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Community gives input on next principal of Hinsdale South

<p>Hinsdale South High School &nbsp;| Sun-Times Media file photo</p>

Hinsdale South High School  | Sun-Times Media file photo

District 86 students and adults alike agree they want a principal who involves the staff in decision-making.

They also want someone who was a classroom teacher in a core content area, and has worked with a diverse student population and high-performing students.

Those are some of the results of an online survey, completed by 373 people.

Of the people who responded, 58 percent said they have lived more than 10 years in the district, 25 percent do not live in the district, and 12 percent have lived in District 86 for between 4 and 10 years.

More than half the surveys, 57 percent, were completed by parents of students. Twenty-eight percent of the respondents identified themselves as Hinsdale South employees.

Only 6 percent were Hinsdale South students, which means fewer than 25 students weighed in on what kind of principal they wanted in charge of their school.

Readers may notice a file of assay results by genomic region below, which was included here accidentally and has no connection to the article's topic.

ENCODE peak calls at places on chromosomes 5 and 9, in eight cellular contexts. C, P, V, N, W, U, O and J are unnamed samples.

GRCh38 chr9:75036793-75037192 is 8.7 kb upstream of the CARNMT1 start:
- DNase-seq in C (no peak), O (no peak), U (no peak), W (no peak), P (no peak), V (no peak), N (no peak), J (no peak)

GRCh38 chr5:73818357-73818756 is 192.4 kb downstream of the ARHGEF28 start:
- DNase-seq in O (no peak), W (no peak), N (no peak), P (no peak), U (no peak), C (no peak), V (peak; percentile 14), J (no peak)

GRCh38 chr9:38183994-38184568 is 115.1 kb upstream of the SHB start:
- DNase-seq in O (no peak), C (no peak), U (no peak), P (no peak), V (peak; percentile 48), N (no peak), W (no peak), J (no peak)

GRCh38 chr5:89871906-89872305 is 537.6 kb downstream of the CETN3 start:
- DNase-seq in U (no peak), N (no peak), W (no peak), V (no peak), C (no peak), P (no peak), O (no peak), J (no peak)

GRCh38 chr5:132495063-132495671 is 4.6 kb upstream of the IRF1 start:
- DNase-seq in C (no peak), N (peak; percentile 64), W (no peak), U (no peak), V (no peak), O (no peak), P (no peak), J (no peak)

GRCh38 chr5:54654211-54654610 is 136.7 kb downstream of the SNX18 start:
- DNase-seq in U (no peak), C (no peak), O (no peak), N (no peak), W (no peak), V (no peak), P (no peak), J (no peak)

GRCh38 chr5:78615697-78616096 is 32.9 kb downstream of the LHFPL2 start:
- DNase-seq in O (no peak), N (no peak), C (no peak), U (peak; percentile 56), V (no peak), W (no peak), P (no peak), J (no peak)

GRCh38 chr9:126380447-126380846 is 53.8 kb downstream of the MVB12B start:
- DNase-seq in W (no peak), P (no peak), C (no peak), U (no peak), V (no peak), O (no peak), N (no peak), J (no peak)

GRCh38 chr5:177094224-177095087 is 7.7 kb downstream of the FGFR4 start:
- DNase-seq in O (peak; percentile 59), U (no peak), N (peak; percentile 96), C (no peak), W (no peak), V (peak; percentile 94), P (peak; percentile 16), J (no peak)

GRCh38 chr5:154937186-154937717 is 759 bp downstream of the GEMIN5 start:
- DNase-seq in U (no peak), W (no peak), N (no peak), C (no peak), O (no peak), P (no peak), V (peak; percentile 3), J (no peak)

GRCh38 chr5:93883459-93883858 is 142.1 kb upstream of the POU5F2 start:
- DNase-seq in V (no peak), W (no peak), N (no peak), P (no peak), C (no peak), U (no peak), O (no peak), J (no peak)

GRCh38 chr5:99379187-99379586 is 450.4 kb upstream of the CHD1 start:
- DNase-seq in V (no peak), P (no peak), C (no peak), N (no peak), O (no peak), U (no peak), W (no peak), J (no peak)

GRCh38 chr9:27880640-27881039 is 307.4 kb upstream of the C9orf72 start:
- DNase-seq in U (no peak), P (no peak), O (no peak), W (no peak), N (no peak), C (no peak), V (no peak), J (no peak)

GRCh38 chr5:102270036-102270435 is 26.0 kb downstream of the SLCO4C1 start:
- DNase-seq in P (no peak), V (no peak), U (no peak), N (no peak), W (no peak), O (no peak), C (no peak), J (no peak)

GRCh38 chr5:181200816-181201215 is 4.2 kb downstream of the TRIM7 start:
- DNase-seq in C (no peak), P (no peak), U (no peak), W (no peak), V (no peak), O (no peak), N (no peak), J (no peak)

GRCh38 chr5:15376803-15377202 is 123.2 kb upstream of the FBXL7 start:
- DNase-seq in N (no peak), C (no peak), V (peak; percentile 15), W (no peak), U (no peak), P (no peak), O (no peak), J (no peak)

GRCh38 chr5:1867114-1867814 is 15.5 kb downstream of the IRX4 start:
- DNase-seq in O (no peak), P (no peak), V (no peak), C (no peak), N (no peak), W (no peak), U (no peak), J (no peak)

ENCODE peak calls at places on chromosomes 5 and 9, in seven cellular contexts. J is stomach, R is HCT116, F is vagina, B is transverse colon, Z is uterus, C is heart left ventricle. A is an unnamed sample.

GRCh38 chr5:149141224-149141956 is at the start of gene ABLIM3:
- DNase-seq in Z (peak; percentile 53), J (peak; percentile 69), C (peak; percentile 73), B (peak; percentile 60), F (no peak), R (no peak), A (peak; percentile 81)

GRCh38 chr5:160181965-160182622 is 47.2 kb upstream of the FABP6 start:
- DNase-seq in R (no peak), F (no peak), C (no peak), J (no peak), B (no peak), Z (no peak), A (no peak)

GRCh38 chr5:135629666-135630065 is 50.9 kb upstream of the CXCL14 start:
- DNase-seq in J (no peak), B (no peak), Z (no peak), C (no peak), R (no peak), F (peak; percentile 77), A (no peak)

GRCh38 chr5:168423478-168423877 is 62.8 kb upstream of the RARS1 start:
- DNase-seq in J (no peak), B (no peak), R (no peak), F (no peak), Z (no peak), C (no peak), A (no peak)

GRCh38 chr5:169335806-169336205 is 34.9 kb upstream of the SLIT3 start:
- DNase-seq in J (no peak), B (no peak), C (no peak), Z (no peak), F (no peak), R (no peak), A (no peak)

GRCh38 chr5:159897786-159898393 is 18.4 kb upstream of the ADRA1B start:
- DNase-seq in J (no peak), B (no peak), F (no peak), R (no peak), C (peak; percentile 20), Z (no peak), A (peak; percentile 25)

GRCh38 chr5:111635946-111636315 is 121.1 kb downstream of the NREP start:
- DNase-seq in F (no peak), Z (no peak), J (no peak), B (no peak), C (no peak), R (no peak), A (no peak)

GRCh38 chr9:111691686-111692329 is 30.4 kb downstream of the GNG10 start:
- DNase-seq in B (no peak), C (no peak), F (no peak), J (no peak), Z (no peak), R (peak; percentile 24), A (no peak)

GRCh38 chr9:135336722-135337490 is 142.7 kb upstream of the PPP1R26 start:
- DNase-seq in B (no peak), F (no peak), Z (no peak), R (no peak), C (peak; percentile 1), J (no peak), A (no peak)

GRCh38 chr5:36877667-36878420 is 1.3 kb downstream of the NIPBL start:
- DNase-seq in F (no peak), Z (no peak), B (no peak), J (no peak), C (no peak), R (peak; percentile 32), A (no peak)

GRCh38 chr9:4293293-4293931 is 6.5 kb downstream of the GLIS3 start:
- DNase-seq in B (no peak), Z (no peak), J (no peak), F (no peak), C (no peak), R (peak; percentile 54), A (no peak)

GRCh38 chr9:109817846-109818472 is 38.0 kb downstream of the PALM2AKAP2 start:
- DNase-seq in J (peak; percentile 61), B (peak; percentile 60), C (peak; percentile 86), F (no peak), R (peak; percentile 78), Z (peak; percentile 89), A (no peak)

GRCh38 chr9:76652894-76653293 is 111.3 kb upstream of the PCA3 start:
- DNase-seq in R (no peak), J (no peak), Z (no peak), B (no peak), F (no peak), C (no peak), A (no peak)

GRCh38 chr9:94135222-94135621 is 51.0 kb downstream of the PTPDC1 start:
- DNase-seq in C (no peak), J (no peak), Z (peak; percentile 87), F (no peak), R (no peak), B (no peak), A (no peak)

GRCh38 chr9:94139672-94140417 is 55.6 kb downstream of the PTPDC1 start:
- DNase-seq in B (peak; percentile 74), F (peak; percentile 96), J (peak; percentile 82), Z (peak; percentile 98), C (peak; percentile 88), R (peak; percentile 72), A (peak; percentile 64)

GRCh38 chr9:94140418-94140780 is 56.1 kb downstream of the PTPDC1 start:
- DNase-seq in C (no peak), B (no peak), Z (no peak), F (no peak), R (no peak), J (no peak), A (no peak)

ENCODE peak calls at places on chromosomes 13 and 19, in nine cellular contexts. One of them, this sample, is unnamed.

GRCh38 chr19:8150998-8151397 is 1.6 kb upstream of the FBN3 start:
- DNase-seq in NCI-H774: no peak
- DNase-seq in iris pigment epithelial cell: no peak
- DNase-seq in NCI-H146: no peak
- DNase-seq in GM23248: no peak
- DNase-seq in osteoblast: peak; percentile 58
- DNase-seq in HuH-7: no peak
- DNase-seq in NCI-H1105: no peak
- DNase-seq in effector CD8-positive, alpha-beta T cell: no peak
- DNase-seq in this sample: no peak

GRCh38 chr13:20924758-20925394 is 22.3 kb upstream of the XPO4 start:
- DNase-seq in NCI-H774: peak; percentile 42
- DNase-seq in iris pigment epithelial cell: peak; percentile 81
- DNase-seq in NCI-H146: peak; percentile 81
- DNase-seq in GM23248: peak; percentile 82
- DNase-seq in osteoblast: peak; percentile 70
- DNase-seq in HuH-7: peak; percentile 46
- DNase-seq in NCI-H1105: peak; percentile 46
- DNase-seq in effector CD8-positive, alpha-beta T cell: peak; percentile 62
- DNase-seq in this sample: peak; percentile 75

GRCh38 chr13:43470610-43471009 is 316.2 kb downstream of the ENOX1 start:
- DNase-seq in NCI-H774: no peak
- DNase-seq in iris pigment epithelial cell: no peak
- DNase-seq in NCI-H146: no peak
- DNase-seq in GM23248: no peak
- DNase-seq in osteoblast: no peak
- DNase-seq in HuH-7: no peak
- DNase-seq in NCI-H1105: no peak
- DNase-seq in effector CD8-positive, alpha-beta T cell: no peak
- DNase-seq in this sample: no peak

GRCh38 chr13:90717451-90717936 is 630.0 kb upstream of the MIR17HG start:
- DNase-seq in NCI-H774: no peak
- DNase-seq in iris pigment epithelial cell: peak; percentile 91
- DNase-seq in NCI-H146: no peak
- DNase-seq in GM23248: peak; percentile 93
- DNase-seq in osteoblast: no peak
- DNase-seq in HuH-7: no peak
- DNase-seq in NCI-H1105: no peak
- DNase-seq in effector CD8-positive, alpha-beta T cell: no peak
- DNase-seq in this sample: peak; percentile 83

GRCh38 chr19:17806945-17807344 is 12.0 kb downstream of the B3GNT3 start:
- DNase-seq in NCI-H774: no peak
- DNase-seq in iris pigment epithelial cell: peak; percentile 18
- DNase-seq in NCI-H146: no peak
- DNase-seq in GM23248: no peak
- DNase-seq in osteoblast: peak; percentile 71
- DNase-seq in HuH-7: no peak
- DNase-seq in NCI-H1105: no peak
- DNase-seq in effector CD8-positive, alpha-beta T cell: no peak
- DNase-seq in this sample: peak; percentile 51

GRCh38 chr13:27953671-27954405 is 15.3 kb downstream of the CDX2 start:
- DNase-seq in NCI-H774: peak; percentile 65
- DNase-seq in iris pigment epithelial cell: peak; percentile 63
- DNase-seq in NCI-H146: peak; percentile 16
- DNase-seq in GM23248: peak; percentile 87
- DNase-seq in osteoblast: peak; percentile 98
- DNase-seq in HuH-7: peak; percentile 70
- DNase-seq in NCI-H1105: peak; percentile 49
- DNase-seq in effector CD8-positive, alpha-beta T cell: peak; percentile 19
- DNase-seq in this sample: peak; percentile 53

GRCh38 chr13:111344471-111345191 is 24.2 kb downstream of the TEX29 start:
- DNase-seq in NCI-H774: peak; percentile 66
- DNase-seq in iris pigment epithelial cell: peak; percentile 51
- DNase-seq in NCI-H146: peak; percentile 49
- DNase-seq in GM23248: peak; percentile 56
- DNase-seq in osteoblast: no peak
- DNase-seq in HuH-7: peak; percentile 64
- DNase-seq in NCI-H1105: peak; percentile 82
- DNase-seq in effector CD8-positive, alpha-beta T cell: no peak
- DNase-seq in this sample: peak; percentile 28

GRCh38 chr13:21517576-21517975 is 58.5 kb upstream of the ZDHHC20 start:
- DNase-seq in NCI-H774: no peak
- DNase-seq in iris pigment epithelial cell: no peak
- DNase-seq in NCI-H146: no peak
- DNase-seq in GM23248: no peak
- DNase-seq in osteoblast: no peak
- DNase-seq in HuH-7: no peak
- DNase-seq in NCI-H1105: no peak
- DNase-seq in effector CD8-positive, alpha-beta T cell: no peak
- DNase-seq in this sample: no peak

The students who responded wanted their parents involved, more than the parents themselves did, apparently.

On the question of whether the new principal should have experience involving parents in decision-making, the average student score was 4.42, compared with the adults’ score of 3.83.

The majority of respondents favor hiring a principal who worked as a principal elsewhere.

On a scale, where 1 meant “not at all important;” 3 meant “somewhat important;” and 5 meant “mandatory,” hiring someone who already has five years experience as a principal scored 3.69 among students and 3.44 among adults.

The survey results include colorful graphs illustrating people’s preferences for management styles and personality traits.

The strongest preferences shown are for someone who is enthusiastic versus reserved, yet is “assertive,” as opposed to “laid back.”

When asked to identify the biggest challenges Hinsdale South faces, 55 percent chose recruiting and retaining high-quality staff in an increasingly competitive market; and 51 percent picked sustaining high-quality academic programs over time.

At the bottom of the list of challenges, selected by less than 10 percent of the respondents, were increasing communications with parents and the community; increasing the number of students attending college; and providing counseling, psychologist and social work services.

The full results are available at http://south.hinsdale86.org/

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